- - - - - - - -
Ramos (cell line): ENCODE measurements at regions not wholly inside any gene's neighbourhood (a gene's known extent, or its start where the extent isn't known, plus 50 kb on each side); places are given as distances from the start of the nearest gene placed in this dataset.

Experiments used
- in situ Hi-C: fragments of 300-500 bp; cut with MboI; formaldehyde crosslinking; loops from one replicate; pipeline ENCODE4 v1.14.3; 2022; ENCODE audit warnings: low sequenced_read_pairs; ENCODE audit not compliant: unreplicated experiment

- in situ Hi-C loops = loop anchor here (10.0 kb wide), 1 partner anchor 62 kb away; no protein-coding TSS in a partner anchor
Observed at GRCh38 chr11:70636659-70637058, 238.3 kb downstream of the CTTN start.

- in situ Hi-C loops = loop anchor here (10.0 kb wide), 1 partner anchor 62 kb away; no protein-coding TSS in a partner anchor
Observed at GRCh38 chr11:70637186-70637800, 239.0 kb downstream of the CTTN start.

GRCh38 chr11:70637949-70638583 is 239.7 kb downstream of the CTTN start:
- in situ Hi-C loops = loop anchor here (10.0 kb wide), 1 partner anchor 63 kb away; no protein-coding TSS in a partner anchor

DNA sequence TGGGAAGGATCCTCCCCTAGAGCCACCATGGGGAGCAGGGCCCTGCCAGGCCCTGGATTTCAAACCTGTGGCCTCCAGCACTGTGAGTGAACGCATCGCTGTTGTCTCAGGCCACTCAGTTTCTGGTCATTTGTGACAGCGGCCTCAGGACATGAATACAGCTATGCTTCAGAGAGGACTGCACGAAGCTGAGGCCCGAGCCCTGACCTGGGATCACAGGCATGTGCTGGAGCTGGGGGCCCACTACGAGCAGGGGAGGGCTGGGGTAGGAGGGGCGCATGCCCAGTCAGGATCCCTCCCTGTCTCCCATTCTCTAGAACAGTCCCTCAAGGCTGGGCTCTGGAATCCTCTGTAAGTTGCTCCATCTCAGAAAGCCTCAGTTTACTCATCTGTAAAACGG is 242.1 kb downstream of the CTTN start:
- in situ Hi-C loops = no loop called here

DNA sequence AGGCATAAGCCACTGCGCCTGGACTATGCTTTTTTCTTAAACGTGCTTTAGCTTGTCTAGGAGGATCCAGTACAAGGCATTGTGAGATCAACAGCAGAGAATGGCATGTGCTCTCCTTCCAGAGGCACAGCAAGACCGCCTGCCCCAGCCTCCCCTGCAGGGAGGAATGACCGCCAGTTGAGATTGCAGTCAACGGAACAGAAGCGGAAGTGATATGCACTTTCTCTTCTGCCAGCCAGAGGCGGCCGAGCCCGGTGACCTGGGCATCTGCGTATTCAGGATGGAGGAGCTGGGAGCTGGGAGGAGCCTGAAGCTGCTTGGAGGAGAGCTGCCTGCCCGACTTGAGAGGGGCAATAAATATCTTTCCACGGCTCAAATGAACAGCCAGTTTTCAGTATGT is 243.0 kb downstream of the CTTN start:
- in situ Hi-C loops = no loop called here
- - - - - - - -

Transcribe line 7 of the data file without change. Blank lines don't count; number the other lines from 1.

Observed at GRCh38 chr11:70637186-70637800, 239.0 kb downstream of the CTTN start.